Antwerp’s hidden gems revealed…
Who does not know Antwerp’s Cathedral of Our Lady or the MAS (Museum aan de Stroom)? Instead of writing about Antwerp’s most fabulous places, I decided to give you a glimpse of the hidden gems in Belgium’s second largest city. After having lived 27 years in the historical city center, it is about time to guide you to the places that remain hidden for the average tourist and even for most of the city’s inhabitants. Feel free to add to this list! Always curious to get to know new places in my hometown.
1 – Het Begijnhof (“Court Beguinages”)
Located in the student area, this Begijnhof was founded in 1544. The adorable Saint Catherine Church was rebuilt in 1827 after its demolition almost 30 years before. This picturesque place remains an oasis of peace in the middle of the vibrant city center. When stepping through the old doors, it feels like going back in time to the Middle Ages. The area is open for visitors and there are even apartments for rent.
2 – Square Saint Nicholas
This cute renovated square is literally a hidden gem, close to the Lange Nieuwstraat and Sint-Katelijnevest. Eye-catching is the 15th century chapel – built by Pieter Appelmans, the architect who built the Cathedral of Our Lady – and the cultural center that shelters several authentic theatre groups. Moreover, the famous Royal Doll Theater Van Campen stands out in the left corner, which was founded in 1935 and whose dolls bring joy and laughter to each and every single adult and kid. Definitely worth a visit if you’re looking for a good joke!
The Calvary (Calvarieberg) next to St. Paul’s Church was founded between 1699 and 1747 and used to be a cemetery for prisoners of the Galgenveld (Veemarkt). During the 18th century, this desolate and poor place in the middle of the Schipperskwartier (neighborhood of the seamen) shelters a garden full of biblical statues from renowned artists such as Kerrickx, Van Papenhoven, Van der Voort de Oude, Baurscheit etc. These statues are placed on a small path that leads to a hill crowned with a big cross. In order to watch this beautiful but quite hidden spot, you should enter via the Veemarkt.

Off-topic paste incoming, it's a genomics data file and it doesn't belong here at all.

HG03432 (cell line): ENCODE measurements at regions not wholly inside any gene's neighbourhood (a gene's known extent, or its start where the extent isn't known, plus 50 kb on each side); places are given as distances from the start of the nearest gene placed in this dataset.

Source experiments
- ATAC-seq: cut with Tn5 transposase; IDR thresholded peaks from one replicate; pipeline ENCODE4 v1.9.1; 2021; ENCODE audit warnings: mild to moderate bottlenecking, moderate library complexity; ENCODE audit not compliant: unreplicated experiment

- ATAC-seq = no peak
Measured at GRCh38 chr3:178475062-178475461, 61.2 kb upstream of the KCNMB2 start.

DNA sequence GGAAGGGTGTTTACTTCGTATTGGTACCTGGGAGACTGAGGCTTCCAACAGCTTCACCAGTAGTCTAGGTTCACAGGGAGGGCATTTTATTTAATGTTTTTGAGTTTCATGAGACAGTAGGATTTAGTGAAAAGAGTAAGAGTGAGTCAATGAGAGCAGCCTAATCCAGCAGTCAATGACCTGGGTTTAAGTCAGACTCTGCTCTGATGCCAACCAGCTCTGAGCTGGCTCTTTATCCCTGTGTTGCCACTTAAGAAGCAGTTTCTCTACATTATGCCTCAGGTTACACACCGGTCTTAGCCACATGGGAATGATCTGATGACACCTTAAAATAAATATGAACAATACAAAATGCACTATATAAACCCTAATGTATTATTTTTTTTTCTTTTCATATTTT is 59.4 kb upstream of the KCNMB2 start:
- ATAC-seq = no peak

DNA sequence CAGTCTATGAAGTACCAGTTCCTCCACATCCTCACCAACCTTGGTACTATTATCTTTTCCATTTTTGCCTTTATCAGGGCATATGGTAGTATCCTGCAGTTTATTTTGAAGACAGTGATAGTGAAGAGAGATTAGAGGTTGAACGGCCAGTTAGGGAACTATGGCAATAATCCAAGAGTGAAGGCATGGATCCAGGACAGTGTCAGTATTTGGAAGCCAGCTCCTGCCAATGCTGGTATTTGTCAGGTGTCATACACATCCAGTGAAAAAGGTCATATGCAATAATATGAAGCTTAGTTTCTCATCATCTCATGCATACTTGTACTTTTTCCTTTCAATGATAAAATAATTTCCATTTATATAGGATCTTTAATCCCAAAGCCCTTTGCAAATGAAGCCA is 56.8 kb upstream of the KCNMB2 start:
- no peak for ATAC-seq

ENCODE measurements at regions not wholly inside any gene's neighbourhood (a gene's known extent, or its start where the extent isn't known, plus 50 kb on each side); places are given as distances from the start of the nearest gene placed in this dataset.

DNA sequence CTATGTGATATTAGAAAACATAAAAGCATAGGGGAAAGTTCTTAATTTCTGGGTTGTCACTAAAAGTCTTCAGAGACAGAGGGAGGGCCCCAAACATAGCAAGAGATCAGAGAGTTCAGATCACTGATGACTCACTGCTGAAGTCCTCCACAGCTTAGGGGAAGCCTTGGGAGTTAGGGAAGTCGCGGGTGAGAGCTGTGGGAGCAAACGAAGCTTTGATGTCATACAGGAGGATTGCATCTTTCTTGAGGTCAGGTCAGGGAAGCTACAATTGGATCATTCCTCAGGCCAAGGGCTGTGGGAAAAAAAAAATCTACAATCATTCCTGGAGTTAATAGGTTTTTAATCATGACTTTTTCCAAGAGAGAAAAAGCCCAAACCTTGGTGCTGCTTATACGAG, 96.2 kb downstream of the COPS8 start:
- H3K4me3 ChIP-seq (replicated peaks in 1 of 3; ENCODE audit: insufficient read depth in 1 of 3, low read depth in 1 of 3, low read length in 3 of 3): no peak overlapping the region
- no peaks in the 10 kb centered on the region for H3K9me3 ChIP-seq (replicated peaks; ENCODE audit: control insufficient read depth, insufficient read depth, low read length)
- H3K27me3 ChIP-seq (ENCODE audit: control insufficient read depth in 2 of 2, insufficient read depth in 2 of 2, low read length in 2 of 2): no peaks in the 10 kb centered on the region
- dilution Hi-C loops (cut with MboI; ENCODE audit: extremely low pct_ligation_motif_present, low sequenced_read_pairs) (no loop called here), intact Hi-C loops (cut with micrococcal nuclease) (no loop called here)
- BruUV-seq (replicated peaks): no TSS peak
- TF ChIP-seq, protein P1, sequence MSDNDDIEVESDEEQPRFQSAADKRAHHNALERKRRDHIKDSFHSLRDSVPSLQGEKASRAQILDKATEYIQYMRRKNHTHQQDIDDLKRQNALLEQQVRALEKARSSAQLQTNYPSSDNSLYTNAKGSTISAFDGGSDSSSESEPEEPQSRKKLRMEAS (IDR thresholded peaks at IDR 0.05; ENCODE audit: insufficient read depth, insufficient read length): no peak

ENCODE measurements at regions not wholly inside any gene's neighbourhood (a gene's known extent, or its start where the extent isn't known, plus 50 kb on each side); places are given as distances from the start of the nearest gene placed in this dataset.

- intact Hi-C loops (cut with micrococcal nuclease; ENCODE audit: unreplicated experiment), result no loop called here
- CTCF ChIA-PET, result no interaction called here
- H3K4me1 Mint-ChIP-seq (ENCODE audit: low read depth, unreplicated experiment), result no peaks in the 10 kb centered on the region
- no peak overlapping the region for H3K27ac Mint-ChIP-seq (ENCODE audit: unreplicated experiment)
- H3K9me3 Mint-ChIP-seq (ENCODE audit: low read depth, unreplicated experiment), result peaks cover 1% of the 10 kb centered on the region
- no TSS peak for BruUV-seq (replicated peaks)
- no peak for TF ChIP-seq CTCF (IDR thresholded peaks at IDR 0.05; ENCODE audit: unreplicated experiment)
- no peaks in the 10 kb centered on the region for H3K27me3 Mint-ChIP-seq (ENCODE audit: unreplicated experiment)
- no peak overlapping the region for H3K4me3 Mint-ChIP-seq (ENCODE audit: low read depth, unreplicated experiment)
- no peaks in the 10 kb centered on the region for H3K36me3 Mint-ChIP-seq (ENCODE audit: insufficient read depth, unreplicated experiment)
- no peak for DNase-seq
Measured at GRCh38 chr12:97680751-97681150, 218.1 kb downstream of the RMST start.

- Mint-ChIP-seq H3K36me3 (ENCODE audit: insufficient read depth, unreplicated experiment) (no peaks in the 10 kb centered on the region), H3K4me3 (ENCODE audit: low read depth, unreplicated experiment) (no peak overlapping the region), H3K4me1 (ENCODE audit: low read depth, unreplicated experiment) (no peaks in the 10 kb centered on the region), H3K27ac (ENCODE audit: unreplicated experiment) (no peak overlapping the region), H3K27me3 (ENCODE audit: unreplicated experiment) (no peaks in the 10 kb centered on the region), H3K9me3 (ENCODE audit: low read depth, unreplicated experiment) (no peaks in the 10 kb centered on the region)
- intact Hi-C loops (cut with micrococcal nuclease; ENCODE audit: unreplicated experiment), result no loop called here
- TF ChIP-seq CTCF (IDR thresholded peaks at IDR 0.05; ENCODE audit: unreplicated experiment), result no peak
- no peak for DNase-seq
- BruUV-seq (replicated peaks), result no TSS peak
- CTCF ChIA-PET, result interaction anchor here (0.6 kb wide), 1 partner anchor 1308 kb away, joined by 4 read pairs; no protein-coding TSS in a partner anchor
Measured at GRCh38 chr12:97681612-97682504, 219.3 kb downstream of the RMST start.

*Golgotha was the place outside Jerusalem where Jesus was crucified. In the Bible the term is translated into “place of skull”, which in Greek is “Κρανίου Τόπος” (Kraníou Tópos), and in “Latin Calvariæ Locus”. The English word is Calvary. (source: http://www.newadvent.org/)
4 – Elzenveld
What used to be a hospital and later a monastery, is currently a hotel and a complex of meeting rooms. What remains today are the beautifully renovated buildings and the convent garden. Next to the monumental trumpet tree, Albert Szukalski installed two spooky statues, representing a cripple and a blind person. Interesting encounter of 15th century architecture and 21st century art!
5 – Chapel ‘The Groote Witte Arend’
Enjoy a typical Flemish dish in the Reyndersstraat, just around the corner of the Cathedral. It was conceived as a brasserie-restaurant since 1976, when the “Les Filles de la Charité de Saint Vincent de Paul” (a monastic community aka “De Dochters van Liefde”) sold the historical monument to a Flemish family. Today, Tim and Ronald Ferket welcome you with their culinary wonders. If you are lucky, you can take a quick look in one of Antwerp’s best-hidden chapels.